I just discovered DW and I have a question.

I just discovered DW and I have a question.

I just discovered DW and I have a question. If I decided to try it out, I’d be playing the game with only one player. I know in most games you generally break immersion when you give a Player, especially a newer player, two to four PC’s to control. Given how narrative and game fiction focused DW is, is this still the case in a game of DW?

9 thoughts on “I just discovered DW and I have a question.”

  1. I would say don’t do that. DW works just fine with a single player as a single PC. As the game encourages player contribution to the narrative (and the game mechanics trigger off of narration), juggling multiple characters will be confusing. I say stick with one character.

  2. I’ve run DW with as few as two players, and it was awesome as each PC gt a lot of spotlight time. Having only one player means you won’t have any inter-party roleplaying, but there is nothing mechanically preventing you from running DW with a single PC. I would simply make sure that the type of quest/mission/or adventure you send the PC on is appropriate (fiction wise) for one person.

    Actually, you can do lots of cool adventures that you could’t do with a group. I’m thinking super spy James Bond-inspired stuff.

  3. I would like to point out that playing a second character is an option when you get to level 10. Also, I think in ApocWorld Vincent Baker says that there’s no reason the players couldn’t play more than 1.

  4. When I started running DW for my wife, I came from a “typical” rpg background. As such, when she said she would play a Wizard, I “knew” I needed to run two NPCs: a Fighter for muscle and defense, and a Cleric for healing (my wife refuses to play more than one character in any rpg).

    Now that I have some experience under my belt, I realize that we don’t really need the two NPCs. DW isn’t built on mechanical assumptions in the way D&D is, for instance. Monsters, etc., are not built with an assumption of a certain number of party members. In fact, the only tangible drawback to having one PC is that Bonds (a mechanic which explores PC relationships) don’t play the role intended with XP, but you’re talking one point of XP which can be made up a different way.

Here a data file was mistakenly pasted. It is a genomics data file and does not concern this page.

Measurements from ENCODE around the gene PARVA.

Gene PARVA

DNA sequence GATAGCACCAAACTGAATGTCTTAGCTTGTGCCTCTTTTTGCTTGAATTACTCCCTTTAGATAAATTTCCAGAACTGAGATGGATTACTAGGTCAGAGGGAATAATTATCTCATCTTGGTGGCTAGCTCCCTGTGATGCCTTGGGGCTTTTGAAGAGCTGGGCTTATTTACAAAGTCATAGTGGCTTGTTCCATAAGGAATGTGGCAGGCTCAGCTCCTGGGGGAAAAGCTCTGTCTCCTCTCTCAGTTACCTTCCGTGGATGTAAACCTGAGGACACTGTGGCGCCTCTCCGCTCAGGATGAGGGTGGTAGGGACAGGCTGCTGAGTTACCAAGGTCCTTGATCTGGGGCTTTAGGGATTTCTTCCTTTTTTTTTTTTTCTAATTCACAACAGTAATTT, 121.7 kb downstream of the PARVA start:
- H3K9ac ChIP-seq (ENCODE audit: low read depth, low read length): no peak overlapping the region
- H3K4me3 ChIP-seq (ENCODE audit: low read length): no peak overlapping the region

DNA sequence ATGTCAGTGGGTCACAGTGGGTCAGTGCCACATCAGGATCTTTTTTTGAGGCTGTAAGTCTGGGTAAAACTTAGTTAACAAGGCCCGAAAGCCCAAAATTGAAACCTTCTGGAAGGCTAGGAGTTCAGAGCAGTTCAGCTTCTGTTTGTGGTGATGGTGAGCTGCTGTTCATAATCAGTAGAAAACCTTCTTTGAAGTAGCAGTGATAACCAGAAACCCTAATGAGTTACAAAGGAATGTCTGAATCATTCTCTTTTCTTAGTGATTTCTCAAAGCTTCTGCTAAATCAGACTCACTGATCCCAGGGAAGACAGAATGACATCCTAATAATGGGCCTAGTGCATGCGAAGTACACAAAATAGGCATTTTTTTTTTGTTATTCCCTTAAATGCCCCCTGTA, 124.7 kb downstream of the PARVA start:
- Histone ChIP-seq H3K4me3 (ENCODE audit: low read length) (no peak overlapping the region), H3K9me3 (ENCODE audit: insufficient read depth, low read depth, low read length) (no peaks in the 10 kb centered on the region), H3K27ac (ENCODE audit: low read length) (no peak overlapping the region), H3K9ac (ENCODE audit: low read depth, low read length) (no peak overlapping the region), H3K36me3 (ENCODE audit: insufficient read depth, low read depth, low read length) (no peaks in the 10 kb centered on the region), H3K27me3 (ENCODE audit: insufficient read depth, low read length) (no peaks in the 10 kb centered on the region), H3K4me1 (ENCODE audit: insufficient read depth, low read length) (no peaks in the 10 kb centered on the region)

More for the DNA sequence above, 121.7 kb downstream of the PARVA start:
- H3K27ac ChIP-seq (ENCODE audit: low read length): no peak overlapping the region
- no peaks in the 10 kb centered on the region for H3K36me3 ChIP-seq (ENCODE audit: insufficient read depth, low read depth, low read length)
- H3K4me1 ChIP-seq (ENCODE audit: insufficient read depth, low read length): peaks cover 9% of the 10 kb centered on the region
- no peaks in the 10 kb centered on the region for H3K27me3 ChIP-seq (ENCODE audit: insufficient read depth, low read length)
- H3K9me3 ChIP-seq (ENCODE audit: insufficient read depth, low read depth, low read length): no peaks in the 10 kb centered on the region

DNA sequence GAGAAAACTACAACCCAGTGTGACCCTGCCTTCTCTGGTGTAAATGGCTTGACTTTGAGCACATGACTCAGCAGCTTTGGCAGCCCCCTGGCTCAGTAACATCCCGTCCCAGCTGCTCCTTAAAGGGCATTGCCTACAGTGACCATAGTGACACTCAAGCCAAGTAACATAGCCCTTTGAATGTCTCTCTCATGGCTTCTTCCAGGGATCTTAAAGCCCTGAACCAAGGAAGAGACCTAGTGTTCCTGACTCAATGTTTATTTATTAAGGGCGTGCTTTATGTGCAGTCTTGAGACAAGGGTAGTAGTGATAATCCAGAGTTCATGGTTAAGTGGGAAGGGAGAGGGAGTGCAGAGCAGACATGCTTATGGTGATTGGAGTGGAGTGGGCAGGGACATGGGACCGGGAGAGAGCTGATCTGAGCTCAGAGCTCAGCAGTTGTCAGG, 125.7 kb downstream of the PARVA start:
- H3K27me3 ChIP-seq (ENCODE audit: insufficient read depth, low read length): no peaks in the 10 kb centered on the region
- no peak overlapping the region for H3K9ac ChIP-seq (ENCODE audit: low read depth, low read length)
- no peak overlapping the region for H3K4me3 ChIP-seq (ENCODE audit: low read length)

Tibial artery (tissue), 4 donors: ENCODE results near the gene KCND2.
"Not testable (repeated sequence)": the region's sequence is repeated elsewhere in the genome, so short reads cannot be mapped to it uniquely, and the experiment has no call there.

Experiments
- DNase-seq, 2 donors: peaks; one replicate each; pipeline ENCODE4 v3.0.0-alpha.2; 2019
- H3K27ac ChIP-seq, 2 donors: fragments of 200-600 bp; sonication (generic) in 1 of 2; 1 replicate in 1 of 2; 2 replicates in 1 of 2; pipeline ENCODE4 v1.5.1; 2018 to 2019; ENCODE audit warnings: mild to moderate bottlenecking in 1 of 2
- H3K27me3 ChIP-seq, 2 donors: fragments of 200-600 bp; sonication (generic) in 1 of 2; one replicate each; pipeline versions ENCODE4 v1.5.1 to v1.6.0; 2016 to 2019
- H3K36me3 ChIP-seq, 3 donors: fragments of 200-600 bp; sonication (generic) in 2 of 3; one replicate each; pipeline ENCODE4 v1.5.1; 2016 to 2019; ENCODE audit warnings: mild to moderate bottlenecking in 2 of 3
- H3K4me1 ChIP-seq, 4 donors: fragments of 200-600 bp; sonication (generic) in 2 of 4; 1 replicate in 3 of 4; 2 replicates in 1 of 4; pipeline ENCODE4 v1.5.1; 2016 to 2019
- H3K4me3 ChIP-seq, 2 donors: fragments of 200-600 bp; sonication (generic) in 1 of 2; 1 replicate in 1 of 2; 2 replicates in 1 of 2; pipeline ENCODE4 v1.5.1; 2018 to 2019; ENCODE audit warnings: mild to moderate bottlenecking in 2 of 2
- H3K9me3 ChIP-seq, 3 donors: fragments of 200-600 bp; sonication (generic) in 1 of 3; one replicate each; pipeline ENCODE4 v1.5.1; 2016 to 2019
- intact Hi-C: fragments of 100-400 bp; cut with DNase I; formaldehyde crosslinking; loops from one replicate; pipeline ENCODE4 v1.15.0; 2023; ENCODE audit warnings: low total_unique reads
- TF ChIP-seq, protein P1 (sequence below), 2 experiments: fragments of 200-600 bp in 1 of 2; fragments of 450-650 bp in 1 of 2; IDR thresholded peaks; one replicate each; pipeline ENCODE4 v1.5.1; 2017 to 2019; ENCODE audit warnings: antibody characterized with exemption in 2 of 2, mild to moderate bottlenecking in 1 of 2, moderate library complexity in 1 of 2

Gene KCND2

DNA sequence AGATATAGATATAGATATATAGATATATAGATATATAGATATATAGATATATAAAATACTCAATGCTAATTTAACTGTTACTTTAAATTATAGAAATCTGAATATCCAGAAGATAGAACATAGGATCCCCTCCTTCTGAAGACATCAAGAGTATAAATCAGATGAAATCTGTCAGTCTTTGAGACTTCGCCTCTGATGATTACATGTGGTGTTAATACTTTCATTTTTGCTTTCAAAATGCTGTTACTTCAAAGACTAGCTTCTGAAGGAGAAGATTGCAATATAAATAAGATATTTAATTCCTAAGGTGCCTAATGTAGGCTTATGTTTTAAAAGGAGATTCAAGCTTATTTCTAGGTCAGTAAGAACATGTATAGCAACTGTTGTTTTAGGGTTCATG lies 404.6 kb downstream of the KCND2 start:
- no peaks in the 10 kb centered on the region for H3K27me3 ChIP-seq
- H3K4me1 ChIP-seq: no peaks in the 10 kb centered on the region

Bottom line, DW lends itself to one player better than any fantasy rpg I’ve played.

  5. The Noble playbook is a two character playbook: one for the Noble and one for the Assistant. It was a little hard for my player at first because he would forget about the Assistant, but now he’s getting the hang of it and it’s pretty neat.

  6. This is extremely encouraging. We’ve picked Dungeon World today after reviewing all of the options on the table (primarily Burning Wheel and GURMSHOE). I’m so very excited. Purchasing the PDF on Wednesday and hope to have our first session on Christmas Day. Wish me luck!! Thank you so much for the feedback guys. It looks like the community here is really going to be an asset to getting the most out of this new endeavor =D

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